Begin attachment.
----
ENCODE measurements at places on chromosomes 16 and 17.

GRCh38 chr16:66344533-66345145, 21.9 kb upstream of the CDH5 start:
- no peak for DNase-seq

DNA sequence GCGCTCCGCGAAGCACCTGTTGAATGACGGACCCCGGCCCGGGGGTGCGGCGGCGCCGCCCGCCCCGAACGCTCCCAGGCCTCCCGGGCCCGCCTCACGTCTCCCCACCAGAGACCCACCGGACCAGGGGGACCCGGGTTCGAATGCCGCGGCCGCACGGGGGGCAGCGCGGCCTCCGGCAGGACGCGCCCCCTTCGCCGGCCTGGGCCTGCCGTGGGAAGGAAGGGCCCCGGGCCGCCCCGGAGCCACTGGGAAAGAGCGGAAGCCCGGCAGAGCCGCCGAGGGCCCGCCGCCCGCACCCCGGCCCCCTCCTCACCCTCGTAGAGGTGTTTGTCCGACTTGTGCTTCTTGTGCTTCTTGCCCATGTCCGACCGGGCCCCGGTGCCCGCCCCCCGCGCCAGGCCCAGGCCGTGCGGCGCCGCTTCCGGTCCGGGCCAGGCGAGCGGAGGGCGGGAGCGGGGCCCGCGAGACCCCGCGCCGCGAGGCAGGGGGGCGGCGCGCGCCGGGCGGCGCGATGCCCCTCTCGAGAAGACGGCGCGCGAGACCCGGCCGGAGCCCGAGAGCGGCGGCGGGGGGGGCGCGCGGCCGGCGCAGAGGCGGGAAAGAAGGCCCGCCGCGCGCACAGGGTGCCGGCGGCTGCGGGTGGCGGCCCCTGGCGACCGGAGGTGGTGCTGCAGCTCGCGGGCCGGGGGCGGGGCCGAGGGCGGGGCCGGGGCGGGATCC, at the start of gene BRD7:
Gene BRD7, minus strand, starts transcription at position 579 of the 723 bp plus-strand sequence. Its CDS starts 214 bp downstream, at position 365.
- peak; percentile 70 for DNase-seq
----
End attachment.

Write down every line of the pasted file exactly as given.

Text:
ENCODE measurements at places on chromosomes 16 and 17.

GRCh38 chr16:66344533-66345145, 21.9 kb upstream of the CDH5 start:
- no peak for DNase-seq

DNA sequence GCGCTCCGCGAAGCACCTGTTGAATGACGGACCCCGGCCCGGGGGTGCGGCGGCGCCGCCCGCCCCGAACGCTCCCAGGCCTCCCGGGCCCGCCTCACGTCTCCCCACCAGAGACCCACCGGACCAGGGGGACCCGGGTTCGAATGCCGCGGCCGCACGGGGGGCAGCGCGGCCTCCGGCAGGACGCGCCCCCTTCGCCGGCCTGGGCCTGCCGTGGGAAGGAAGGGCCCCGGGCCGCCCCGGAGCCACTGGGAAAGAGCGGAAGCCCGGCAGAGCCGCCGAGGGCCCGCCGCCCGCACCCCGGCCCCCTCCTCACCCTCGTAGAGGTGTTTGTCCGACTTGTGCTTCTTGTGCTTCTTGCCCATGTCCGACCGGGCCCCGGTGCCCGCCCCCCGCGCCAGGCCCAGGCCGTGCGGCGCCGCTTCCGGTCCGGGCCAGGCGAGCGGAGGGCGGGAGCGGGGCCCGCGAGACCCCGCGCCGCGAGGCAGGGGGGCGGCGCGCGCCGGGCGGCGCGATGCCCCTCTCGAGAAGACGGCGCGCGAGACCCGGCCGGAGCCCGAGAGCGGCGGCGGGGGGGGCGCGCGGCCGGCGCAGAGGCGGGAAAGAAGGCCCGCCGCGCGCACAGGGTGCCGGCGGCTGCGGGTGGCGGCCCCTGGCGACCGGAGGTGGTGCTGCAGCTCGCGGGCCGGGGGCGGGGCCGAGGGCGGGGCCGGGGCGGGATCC, at the start of gene BRD7:
Gene BRD7, minus strand, starts transcription at position 579 of the 723 bp plus-strand sequence. Its CDS starts 214 bp downstream, at position 365.
- peak; percentile 70 for DNase-seq